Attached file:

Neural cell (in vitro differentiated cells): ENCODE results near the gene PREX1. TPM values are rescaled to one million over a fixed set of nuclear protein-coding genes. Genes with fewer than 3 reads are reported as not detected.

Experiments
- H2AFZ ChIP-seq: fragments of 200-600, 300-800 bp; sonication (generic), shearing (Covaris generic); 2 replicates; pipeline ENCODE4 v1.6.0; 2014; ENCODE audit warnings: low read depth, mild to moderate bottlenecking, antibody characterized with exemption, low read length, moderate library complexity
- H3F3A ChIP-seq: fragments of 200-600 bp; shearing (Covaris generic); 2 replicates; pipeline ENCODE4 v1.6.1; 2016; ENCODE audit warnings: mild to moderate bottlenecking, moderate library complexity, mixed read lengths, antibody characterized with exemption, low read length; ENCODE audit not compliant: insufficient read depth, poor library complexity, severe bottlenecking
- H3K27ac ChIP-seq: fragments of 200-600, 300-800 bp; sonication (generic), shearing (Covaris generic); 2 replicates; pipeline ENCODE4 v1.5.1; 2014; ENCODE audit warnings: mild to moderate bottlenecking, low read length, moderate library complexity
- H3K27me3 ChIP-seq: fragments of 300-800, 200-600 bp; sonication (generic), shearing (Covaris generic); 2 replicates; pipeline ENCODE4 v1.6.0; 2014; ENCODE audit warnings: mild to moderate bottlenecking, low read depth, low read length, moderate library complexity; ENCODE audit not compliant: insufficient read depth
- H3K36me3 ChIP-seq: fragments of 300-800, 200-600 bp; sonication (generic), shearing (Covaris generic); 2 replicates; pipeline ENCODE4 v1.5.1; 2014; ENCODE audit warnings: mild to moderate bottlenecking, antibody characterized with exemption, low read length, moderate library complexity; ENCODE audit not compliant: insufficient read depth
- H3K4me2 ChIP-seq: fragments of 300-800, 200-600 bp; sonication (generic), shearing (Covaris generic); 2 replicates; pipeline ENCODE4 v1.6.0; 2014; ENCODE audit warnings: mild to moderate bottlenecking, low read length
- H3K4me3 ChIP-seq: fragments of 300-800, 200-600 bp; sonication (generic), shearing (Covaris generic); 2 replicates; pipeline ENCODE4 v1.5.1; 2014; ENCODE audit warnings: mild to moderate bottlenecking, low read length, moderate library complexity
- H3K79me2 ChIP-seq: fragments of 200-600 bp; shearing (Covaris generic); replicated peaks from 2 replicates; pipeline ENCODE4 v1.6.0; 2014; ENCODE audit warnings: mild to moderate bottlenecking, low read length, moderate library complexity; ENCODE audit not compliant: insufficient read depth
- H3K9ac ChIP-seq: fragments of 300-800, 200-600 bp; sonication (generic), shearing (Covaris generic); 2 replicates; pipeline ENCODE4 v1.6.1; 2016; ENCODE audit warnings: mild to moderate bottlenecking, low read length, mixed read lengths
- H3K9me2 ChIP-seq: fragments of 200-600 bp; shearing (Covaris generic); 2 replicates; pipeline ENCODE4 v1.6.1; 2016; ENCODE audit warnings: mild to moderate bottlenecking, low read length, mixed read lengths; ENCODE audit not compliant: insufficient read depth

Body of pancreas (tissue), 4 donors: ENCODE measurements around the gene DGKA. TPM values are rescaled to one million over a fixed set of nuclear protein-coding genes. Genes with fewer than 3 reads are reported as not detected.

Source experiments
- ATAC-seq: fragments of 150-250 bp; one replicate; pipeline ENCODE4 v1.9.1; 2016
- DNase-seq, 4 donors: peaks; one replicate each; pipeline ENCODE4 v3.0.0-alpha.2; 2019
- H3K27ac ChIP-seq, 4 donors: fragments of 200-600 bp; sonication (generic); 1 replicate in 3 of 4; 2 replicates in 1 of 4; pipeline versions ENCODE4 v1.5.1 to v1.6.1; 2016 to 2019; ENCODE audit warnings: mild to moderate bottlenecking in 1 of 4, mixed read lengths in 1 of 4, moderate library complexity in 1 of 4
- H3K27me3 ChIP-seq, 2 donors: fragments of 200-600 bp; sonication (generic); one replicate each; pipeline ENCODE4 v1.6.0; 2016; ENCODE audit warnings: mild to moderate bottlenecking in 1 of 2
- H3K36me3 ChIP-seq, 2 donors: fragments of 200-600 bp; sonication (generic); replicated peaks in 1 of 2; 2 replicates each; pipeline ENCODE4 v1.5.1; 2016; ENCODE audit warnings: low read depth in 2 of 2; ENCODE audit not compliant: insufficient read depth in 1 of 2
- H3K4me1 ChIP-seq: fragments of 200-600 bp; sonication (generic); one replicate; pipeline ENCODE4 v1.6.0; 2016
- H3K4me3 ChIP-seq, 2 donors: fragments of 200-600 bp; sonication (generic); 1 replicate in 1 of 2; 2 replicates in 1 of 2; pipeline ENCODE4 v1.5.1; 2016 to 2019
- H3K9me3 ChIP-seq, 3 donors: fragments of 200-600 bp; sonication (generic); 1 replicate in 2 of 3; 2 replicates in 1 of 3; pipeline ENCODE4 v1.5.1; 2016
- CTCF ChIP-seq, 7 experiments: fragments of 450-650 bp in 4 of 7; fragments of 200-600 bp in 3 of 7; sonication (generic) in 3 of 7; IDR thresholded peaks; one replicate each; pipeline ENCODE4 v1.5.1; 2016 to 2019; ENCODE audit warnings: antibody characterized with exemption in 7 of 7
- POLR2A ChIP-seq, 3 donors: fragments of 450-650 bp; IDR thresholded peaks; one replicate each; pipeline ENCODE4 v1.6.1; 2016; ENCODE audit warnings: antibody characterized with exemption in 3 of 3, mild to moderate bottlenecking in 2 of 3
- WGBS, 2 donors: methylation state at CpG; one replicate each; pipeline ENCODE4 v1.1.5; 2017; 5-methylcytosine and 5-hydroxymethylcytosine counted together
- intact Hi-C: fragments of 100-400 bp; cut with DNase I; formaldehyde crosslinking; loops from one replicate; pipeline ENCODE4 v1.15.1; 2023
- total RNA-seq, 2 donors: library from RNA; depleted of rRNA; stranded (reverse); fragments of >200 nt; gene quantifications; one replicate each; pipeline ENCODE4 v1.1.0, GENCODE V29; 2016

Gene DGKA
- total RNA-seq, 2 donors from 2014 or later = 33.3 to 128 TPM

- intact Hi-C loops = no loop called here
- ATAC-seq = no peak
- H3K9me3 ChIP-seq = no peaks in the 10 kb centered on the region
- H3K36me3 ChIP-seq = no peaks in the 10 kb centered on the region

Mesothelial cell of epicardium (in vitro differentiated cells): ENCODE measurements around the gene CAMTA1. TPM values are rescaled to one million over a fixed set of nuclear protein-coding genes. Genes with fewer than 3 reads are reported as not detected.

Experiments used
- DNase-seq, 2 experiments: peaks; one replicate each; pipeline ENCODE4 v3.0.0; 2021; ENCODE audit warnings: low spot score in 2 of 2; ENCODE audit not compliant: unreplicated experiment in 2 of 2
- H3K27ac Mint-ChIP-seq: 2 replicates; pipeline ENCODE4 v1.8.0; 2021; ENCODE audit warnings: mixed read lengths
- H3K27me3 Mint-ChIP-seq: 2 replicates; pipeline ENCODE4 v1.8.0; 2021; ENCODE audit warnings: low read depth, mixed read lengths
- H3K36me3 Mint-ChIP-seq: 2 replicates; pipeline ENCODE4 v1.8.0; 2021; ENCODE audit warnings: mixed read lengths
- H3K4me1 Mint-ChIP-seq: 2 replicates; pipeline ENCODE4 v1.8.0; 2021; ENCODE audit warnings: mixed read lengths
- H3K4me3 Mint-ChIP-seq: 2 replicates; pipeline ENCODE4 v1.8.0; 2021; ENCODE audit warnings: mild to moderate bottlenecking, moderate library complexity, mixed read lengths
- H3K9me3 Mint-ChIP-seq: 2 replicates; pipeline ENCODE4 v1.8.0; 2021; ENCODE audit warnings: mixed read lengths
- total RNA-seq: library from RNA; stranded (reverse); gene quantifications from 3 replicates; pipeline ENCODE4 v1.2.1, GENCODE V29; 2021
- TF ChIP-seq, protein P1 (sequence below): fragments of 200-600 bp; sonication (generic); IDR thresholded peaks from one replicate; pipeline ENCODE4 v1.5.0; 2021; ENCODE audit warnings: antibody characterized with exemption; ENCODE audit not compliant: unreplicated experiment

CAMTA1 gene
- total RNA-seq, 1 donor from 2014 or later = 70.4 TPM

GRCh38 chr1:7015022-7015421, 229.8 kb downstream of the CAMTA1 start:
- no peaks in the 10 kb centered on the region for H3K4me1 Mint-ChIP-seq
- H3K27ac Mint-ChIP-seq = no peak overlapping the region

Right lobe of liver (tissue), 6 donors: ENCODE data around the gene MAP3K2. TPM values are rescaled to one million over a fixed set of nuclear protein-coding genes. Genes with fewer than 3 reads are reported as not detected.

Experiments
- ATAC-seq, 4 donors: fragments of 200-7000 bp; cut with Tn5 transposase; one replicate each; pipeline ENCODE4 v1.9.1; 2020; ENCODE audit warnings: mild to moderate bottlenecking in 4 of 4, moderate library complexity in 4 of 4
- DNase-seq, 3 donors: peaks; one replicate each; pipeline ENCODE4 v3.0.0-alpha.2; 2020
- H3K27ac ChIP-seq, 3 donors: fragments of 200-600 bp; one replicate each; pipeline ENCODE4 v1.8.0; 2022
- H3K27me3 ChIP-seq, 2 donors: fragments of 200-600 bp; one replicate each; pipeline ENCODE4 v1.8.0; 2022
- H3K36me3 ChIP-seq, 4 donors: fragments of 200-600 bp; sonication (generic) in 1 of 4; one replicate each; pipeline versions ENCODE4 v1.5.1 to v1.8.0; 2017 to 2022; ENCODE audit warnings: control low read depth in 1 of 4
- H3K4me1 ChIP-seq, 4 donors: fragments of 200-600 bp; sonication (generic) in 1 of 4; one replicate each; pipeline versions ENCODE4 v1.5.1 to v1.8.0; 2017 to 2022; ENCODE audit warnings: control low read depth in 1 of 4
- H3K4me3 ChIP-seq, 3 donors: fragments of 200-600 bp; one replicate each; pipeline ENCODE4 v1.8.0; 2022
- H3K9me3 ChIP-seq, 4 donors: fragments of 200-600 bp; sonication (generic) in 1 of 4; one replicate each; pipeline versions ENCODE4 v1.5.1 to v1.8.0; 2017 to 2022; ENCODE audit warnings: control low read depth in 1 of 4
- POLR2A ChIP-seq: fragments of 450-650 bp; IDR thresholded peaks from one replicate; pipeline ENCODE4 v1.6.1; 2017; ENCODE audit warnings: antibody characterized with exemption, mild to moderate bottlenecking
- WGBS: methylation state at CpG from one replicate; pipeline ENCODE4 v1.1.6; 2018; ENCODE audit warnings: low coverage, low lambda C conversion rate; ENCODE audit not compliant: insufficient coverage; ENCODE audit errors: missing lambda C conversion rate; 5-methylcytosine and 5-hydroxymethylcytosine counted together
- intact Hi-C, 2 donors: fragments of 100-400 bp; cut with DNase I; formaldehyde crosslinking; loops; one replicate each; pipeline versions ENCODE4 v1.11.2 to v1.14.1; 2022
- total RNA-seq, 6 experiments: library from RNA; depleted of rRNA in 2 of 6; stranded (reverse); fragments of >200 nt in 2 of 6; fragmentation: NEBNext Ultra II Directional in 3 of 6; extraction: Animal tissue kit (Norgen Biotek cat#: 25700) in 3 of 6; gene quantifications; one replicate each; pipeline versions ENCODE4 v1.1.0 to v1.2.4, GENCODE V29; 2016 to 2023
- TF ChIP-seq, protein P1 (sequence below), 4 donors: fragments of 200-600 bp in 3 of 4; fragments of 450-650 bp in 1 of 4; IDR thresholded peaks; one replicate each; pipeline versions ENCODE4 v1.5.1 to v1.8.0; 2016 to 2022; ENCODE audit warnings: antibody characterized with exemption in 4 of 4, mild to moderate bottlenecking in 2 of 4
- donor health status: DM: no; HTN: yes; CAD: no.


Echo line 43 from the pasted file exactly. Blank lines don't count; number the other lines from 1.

- total RNA-seq: library from RNA; stranded (reverse); gene quantifications from 3 replicates; pipeline ENCODE4 v1.2.1, GENCODE V29; 2021